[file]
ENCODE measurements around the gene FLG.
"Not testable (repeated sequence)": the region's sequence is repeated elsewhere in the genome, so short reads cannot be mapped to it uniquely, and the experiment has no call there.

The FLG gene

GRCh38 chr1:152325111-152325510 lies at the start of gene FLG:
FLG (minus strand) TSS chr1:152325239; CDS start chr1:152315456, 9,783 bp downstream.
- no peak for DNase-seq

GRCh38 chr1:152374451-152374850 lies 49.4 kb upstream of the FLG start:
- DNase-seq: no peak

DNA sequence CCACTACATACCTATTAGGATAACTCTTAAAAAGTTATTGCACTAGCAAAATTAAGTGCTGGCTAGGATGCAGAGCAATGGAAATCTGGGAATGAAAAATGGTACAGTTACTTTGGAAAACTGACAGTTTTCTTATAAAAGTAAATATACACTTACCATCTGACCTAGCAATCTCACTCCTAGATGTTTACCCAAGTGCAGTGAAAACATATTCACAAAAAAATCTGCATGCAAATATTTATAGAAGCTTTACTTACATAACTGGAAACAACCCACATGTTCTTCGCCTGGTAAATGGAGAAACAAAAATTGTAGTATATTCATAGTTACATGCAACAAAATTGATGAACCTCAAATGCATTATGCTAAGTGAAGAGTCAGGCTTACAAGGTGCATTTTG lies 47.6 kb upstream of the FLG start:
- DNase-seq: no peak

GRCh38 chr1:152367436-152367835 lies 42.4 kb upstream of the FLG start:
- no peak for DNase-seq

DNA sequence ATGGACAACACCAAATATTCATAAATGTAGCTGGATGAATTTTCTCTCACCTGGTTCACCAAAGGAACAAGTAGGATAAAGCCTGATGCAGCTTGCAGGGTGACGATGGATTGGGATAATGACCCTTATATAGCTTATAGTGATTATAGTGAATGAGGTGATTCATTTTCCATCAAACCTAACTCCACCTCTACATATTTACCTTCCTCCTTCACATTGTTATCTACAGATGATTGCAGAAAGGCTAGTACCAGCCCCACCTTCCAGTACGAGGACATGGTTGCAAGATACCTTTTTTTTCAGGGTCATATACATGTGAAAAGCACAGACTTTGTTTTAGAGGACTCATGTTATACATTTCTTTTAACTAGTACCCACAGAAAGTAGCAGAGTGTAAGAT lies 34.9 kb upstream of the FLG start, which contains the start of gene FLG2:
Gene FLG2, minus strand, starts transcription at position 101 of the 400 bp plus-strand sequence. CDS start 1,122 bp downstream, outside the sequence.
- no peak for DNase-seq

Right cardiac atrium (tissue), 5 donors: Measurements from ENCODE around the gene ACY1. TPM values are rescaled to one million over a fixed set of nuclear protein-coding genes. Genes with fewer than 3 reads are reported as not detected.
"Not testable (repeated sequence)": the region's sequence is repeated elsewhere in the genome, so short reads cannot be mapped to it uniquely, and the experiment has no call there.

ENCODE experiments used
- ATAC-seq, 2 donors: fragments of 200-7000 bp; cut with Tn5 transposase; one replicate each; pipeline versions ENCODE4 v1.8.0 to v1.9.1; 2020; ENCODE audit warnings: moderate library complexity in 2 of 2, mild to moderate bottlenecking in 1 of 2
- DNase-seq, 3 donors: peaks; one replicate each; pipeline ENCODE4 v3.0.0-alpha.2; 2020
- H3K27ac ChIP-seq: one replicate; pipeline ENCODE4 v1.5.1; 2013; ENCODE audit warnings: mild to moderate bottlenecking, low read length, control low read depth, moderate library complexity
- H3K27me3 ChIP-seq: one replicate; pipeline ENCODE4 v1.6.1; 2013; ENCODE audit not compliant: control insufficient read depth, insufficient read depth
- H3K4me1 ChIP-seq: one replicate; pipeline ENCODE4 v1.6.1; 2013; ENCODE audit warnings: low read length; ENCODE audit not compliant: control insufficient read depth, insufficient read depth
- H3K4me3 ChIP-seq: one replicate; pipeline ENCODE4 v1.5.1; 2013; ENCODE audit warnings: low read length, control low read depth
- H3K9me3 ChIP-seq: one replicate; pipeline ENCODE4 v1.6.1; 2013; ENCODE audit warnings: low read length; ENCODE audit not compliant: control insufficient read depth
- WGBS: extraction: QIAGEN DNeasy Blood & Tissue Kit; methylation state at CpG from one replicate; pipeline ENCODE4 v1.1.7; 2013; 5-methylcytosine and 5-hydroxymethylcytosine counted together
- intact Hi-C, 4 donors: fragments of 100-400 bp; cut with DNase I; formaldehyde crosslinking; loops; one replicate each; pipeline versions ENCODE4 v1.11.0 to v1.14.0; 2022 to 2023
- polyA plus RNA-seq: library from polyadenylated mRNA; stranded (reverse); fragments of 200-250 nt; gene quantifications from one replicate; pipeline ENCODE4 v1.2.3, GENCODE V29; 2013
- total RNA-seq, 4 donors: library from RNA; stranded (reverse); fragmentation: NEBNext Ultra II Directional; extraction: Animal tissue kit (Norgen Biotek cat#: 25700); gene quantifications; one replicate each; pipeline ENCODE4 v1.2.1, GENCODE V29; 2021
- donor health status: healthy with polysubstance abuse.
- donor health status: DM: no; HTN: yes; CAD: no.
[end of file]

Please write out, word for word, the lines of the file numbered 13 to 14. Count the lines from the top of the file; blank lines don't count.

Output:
DNA sequence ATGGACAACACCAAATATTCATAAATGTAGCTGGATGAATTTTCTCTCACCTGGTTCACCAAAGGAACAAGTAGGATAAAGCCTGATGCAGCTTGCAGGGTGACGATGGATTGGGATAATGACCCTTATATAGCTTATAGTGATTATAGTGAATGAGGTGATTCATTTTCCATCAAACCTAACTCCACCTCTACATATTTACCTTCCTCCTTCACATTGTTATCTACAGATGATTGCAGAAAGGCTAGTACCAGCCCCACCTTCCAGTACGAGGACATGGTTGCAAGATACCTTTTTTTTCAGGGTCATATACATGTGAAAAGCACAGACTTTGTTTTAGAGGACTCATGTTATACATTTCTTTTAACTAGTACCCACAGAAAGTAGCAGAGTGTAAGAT lies 34.9 kb upstream of the FLG start, which contains the start of gene FLG2:
Gene FLG2, minus strand, starts transcription at position 101 of the 400 bp plus-strand sequence. CDS start 1,122 bp downstream, outside the sequence.